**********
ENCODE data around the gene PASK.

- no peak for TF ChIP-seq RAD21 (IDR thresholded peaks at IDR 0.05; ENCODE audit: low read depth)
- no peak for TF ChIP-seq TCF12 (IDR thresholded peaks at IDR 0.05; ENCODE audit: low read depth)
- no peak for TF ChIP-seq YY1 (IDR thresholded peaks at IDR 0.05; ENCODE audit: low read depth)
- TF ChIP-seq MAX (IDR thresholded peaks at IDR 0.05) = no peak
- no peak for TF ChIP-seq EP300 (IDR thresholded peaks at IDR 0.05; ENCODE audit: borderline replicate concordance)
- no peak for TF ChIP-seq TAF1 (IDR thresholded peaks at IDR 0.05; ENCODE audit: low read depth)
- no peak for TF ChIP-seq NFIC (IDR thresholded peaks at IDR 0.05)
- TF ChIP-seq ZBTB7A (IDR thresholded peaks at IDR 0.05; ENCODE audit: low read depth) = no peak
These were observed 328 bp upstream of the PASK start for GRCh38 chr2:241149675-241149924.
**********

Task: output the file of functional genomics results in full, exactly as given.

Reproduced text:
ENCODE data around the gene PASK.

- no peak for TF ChIP-seq RAD21 (IDR thresholded peaks at IDR 0.05; ENCODE audit: low read depth)
- no peak for TF ChIP-seq TCF12 (IDR thresholded peaks at IDR 0.05; ENCODE audit: low read depth)
- no peak for TF ChIP-seq YY1 (IDR thresholded peaks at IDR 0.05; ENCODE audit: low read depth)
- TF ChIP-seq MAX (IDR thresholded peaks at IDR 0.05) = no peak
- no peak for TF ChIP-seq EP300 (IDR thresholded peaks at IDR 0.05; ENCODE audit: borderline replicate concordance)
- no peak for TF ChIP-seq TAF1 (IDR thresholded peaks at IDR 0.05; ENCODE audit: low read depth)
- no peak for TF ChIP-seq NFIC (IDR thresholded peaks at IDR 0.05)
- TF ChIP-seq ZBTB7A (IDR thresholded peaks at IDR 0.05; ENCODE audit: low read depth) = no peak
These were observed 328 bp upstream of the PASK start for GRCh38 chr2:241149675-241149924.